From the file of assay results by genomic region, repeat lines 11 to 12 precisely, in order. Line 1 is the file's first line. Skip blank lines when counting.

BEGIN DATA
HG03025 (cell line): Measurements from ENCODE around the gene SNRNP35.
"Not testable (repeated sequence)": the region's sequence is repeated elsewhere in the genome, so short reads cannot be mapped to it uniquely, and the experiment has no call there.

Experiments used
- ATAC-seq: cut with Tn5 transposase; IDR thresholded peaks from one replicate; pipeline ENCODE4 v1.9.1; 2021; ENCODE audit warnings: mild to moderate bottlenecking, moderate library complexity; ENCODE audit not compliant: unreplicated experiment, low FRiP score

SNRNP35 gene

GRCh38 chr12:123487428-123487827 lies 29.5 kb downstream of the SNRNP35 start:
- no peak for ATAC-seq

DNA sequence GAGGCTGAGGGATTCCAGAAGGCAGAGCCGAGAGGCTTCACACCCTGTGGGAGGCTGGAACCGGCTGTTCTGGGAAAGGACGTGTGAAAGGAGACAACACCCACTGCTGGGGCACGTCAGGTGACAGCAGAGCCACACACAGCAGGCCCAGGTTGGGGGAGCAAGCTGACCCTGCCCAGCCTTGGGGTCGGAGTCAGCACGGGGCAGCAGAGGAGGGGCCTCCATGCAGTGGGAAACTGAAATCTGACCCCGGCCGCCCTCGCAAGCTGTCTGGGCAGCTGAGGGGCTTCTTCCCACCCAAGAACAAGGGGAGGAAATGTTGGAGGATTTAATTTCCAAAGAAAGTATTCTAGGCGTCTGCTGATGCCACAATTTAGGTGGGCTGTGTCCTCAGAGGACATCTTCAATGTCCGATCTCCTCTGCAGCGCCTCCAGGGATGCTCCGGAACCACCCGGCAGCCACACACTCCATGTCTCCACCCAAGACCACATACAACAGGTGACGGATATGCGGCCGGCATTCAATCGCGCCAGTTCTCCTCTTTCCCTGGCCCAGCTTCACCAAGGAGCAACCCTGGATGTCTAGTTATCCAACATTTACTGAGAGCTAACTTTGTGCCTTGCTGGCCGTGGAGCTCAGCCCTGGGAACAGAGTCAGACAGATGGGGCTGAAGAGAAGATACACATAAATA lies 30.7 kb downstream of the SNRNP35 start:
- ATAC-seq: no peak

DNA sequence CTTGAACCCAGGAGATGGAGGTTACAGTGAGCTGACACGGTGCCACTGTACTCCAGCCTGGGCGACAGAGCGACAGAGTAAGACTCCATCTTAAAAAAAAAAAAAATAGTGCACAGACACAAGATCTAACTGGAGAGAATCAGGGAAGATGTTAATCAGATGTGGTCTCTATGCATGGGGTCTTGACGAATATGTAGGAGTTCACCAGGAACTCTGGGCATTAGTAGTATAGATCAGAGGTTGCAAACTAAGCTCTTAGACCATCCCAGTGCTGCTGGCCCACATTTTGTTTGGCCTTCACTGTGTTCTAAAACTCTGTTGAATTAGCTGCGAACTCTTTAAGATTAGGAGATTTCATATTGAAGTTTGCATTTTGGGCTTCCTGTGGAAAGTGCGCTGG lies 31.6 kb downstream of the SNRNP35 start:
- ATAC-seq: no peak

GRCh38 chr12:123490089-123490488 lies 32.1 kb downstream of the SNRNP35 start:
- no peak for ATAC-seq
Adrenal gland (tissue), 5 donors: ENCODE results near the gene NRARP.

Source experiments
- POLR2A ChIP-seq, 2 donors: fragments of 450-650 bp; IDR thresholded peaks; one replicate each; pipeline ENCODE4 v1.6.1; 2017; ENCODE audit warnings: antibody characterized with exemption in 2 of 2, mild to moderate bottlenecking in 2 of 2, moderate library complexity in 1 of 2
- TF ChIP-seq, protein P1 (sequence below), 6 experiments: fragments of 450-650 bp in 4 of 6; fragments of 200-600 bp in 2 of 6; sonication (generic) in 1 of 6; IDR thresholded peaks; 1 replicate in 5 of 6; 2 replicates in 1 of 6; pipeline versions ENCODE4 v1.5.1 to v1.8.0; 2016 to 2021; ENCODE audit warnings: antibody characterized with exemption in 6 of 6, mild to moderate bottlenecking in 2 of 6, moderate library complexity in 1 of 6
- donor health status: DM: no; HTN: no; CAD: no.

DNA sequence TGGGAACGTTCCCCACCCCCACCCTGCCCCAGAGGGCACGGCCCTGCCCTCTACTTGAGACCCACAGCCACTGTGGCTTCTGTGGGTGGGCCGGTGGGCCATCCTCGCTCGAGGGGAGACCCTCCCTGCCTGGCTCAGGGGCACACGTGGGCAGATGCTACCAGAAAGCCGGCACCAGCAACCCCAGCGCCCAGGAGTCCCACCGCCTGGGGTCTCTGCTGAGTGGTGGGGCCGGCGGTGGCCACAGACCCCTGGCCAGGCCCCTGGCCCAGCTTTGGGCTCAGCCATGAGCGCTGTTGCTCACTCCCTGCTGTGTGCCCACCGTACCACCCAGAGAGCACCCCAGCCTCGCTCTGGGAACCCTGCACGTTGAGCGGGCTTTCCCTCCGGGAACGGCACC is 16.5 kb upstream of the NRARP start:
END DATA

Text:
- ATAC-seq: no peak

GRCh38 chr12:123490089-123490488 lies 32.1 kb downstream of the SNRNP35 start: